More on the New Talpiot Tomb

Lots of material being generated pretty quickly.  Here is a worthwhile overview from Mark Goodacre’s NT blog. The post that Mark directs us to by Tom Verenna that serves as a collection of response is here (just in case you don’t click through to the Goodacre post).

And alas, the archaeo-nitwits in the mainstream media are doing their level best to distort the material to create headlines and garner readers. Goodacre notes:

Meanwhile, there are plenty of reasons for dismay in the media headlines over the last twenty-four hours.  If you did not read carefully on the subject, you would have no idea how tenuous these headlines are — the Telegraph says Christ’s disciples’ remains ‘discovered’ in spite of the fact that there is no mention of “Christ”, his “disciples” or their “remains”.  Or in the case of the Daily Mail, even the reference to the disciples drops out with ‘Divine Jehovah, raise up’: Does discovery of coffin lid prove the resting place of Jesus is under Jerusalem tower block?

Always be wary of newspaper headlines that ask questions.  The answer is almost always “No”.

This is the sort of reason I do not trust Jacobovici. For those who read the comments, James Tabor and I have had a brief exchange. I just don’t understand why he doesn’t drop Jacobovici like a bad habit. Using the clueless archaeo-media to introduce new discoveries is only about generating cash, and that’s what Simcha does. If by “professional” James means the book, then I can say I’m willing to think that will be worth reading and demonstrate some careful thought — at least his credentials give me hope there). But if “professional” refers to endorsing the use of a popular journalistic army of willful or witless distorters to filter the material for the public, I’m not on board. Any good work will get lost in the nonsense. This approach invariably generates a lot of bad thinking and erroneous conclusions that will, to many, become their truth. Since I’ve spent my share of time trying to inject sanity into the world of paleobabble, I have seen many times over that this cycle is very real. I know how it works and the effects it has.  It is in no way responsible.

And in any event, even if one could remove the method of announcement and everything was very professional, at the end of the day, non sequiturs professionally put forth are still non sequiturs. I know that peer-reviewed material isn’t immune from that problem, but review cuts down on it, and allows the writer the kind of input that helps sharpen thinking before things filter down to the uninitiated but interested non-specialists. By this method non get flagged until consumed and absorbed (and purchased) by the populace. It’s the methodological equivalent to using mainstream media connections to announce a cure for cancer without clinical trials, or presenting one’s off-the-radar conspiratorial theory (the academic word would be avant garde) about Zionism instead of getting critical feedback from field experts first. But that’s boring and doesn’t generate sales.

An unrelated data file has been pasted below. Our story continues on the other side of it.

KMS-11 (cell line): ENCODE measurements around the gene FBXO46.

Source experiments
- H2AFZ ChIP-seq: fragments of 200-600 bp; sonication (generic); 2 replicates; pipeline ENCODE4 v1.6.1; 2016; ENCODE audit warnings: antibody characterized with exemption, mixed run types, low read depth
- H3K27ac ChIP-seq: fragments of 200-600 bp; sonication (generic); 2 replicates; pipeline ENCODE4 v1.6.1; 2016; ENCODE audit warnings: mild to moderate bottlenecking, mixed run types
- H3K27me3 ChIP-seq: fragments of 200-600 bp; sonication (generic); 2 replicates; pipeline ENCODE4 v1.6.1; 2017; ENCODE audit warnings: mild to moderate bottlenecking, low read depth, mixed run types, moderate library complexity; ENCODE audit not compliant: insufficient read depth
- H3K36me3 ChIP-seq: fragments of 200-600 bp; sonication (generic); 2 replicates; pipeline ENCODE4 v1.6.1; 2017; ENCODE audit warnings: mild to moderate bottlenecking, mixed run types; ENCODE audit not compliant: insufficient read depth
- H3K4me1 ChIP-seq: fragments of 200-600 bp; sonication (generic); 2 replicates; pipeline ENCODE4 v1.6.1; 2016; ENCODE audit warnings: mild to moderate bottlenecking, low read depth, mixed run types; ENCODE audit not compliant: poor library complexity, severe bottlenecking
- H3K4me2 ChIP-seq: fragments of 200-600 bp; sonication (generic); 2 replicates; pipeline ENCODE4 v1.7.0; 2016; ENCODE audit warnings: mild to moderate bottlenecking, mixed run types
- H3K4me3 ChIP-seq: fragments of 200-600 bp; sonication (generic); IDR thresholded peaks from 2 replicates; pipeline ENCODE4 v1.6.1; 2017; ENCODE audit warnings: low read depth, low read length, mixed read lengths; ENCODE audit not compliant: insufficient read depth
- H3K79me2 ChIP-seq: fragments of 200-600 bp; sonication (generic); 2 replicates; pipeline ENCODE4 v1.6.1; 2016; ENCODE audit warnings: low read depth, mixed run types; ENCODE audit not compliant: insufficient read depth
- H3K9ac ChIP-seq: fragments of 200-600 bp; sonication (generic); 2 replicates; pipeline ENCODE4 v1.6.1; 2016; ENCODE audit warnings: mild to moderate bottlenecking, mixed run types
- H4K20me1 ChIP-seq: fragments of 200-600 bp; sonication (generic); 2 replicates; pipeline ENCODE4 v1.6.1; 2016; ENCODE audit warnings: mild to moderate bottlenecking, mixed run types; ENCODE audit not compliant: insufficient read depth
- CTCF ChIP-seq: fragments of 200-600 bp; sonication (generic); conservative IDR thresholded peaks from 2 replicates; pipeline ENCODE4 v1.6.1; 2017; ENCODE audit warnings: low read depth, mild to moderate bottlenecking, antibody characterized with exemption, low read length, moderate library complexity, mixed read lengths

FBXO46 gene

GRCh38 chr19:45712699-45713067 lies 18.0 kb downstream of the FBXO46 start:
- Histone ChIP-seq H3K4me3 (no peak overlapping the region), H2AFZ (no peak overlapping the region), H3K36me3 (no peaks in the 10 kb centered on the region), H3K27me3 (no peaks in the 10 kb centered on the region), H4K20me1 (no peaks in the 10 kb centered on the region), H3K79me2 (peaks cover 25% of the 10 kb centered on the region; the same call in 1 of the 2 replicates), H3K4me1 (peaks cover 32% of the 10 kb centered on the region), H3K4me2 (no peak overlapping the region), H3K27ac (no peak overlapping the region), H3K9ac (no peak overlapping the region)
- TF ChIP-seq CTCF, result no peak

Again, I need to know how this is responsible. It’s a simple, reasonable request.

Keeping Up with the Jacobovicis

The blogosphere is already heating up with responses from scholars to the new “discoveries” of $imcha Jacobovici and James Tabor. Those interested can keep up with the responses of professional scholars via the ASOR blog, which seems poised to become a clearing house of sorts for this topic (ASOR = American Schools of Oriental Research, a scholarly society focusing on archaeology, epigraphy, biblical studies, and the ancient Near East).  Here are some posts already on the site:

Eric Meyers’ review of “The New Jesus Discovery”

  • Eric Meyers is an archaeologist at Duke University

Brief Reflections of an Epigrapher on Talpiyot Tombs A and B

  • This post is by Christopher Rollston, a specialist in Northwest Semitic epigraphy (inscriptions). Since this latest Jacobovici and Tabor effort goes back to the Jesus Family Tomb, building on that monument to the non sequitur, Rollston revisits the inscriptional material of that tomb.

And other posts by scholars from other blogs:

Robert Cargill

Antonio Lombatti (on the “Jonah and the whale” image in this new tomb)

Jim West



$imcha Jacobovici Defends Himself

Simcha Jacobovici has written a 46 page defense of his “nails of the cross” discovery. Sad to say, his delivery mechanism was James Tabor’s blog. No doubt it will be filled with backtracking, denial, and otherwise hair-splitting parsing of what he “meant.” The person with casual interest will probably not even bother wading through it, allowing Simcha to say, “Hey, I responded in detail,” to the masses whose eyes will glaze over thinking he’s done due diligence. Those people will also never find or read the critiques of his defense that will surely follow.

Simcha, we already know why you went public with this and what you meant. You are an attention-seeker who needs to cash in so you can keep your film career going. It isn’t rocket science. Why not just ask James Cameron for some cash — maybe you can catch him when he’s not out bonding with cannibals.

Nailing $imcha Jacobovici

A few more posts by scholars still engaged with Simcha Jacobovici. Talk about shooting fish in a barrel.

Here’s one more from Mark Goodacre, who discusses the non-extant textual material that $imcha uses to build his vacuous argument.  And then Todd Bolen reports on the work of Gordon Franz, who’s looked into $imcha’s theory.